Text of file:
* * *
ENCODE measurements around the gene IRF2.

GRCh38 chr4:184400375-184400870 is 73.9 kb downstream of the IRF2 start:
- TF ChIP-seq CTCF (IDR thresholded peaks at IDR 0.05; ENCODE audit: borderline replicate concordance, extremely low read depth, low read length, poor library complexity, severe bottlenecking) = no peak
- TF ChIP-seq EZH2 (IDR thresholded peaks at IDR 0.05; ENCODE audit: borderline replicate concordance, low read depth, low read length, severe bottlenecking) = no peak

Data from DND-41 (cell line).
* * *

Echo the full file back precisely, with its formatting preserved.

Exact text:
ENCODE measurements around the gene IRF2.

GRCh38 chr4:184400375-184400870 is 73.9 kb downstream of the IRF2 start:
- TF ChIP-seq CTCF (IDR thresholded peaks at IDR 0.05; ENCODE audit: borderline replicate concordance, extremely low read depth, low read length, poor library complexity, severe bottlenecking) = no peak
- TF ChIP-seq EZH2 (IDR thresholded peaks at IDR 0.05; ENCODE audit: borderline replicate concordance, low read depth, low read length, severe bottlenecking) = no peak

Data from DND-41 (cell line).